In Degenerative Cervical Myelopathy (DCM), a spinal cord injury (SCI) happens in slow motion.
DCM is the commonest cause of SCI globally.
It is caused by degeneration of the spine in the neck, compressing and injuring the spinal cord. 
DCM affects 2% of adults globally. As our population ages, incidence is rising.
Whereas acute traumatic SCI is well recognised, public awareness of DCM is low, including among doctors. This is despite being over 500 times more common [1].
People with DCM often experience long delays in diagnosis. These delays increase their risk of developing life-long disabilities and poor quality of life. 
DCM causes a varied and whole-body experience. Common symptoms include pain, numbness, loss of dexterity, walking and balance difficulties, reduced control of bladder and bowels, and, in severe cases, partial or total paralysis.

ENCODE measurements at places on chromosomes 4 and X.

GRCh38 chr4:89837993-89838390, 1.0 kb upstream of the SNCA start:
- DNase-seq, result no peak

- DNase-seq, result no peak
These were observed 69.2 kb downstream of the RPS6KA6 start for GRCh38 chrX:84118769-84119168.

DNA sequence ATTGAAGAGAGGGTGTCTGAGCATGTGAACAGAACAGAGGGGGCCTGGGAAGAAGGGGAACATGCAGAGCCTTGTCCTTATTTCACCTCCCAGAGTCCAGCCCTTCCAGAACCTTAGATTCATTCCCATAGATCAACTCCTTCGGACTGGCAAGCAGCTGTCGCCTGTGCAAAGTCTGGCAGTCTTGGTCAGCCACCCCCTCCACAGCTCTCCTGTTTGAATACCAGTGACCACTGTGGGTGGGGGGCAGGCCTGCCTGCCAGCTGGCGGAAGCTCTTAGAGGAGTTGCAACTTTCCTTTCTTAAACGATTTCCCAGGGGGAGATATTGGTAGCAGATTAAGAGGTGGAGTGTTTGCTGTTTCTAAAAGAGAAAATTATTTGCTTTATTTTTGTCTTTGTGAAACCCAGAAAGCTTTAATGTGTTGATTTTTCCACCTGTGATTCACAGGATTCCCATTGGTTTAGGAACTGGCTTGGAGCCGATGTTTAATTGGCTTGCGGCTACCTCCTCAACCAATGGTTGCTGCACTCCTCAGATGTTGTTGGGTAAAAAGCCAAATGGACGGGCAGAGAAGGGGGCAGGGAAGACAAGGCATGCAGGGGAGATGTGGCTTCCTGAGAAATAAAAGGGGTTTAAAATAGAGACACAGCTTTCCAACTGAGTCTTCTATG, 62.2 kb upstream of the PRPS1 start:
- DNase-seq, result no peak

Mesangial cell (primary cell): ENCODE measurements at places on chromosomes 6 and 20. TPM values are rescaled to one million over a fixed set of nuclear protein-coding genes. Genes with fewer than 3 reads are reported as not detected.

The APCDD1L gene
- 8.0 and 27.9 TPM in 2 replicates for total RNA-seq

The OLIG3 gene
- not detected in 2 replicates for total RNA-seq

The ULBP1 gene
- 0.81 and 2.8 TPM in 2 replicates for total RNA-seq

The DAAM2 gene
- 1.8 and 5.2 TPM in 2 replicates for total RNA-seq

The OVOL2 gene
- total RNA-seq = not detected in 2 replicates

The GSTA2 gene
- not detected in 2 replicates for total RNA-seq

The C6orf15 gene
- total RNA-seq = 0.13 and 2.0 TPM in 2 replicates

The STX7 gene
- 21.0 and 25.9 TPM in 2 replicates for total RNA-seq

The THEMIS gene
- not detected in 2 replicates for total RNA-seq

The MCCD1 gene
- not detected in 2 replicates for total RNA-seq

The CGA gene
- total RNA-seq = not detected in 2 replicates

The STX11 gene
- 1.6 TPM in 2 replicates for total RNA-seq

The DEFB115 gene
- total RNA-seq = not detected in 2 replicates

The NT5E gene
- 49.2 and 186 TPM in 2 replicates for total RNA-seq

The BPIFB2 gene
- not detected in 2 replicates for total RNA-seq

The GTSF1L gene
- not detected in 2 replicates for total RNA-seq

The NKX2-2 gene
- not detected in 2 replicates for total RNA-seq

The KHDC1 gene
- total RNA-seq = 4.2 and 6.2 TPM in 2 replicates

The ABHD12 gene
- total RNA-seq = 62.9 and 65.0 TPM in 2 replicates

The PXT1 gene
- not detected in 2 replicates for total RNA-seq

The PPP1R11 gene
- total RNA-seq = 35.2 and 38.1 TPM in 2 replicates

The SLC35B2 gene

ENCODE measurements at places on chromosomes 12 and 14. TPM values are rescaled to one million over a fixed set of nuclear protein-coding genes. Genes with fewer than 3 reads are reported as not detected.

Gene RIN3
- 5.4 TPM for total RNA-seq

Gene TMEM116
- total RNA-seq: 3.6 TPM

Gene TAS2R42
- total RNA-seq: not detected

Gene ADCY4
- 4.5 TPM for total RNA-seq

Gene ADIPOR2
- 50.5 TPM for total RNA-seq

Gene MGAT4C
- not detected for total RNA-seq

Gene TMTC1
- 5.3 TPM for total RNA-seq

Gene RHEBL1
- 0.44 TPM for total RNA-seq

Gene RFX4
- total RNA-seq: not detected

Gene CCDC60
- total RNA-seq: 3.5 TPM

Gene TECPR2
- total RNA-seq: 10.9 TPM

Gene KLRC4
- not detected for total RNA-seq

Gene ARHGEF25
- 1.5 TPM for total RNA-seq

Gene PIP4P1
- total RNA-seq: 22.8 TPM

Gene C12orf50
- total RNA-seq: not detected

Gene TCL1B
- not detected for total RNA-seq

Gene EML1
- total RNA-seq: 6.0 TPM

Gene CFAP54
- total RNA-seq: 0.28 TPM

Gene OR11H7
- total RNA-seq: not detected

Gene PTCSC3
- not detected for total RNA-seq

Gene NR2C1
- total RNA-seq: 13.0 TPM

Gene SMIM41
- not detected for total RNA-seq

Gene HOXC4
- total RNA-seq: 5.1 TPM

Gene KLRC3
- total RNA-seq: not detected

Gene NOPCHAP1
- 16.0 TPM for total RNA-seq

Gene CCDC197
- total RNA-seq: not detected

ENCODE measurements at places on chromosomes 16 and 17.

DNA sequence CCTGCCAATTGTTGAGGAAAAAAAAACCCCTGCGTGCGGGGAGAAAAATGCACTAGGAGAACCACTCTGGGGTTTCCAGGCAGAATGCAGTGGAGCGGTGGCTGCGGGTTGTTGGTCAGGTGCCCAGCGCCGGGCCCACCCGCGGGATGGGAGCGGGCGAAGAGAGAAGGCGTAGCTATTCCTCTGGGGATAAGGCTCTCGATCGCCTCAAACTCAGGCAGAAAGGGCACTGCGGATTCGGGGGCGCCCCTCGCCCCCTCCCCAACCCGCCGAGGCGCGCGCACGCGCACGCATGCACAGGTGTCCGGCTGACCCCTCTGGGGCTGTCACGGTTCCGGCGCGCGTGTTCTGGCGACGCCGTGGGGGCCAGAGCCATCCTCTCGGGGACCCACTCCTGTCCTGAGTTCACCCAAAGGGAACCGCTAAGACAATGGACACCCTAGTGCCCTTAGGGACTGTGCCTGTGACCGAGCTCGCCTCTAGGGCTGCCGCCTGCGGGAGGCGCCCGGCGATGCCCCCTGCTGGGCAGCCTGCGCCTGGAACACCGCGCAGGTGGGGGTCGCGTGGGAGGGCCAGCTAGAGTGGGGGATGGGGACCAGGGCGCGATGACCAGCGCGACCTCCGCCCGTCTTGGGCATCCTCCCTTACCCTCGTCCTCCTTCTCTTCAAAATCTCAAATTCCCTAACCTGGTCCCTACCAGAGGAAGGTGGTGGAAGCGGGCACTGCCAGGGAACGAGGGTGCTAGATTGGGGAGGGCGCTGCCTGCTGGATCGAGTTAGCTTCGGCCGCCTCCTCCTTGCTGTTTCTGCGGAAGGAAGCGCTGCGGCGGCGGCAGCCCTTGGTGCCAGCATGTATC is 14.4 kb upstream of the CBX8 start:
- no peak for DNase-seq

Surgery is the mainstay of treatment, aiming to stop further deterioration and allow recovery. Unfortunately, today, recovery is rarely complete. If diagnosed early, surgery can be more effective. 
DCM has been known by many other names, including cervical stenosis (narrowing of the spinal canal in the neck), and cervical spondylotic myelopathy (caused by wear-and-tear arthritic changes in the neck).
The economic burden of DCM worldwide has not yet been determined. Recent studies [2] show that over the last 25 years, DCM has received less than 2% of the funding of traumatic SCI.
Progress is urgently required.
Dr Mark Kotter and Dr Benjamin Davies, world-leading researchers into the causes and treatments of Degenerative Cervical Myelopathy (DCM), answer frequently asked questions from people affected by myelopathy.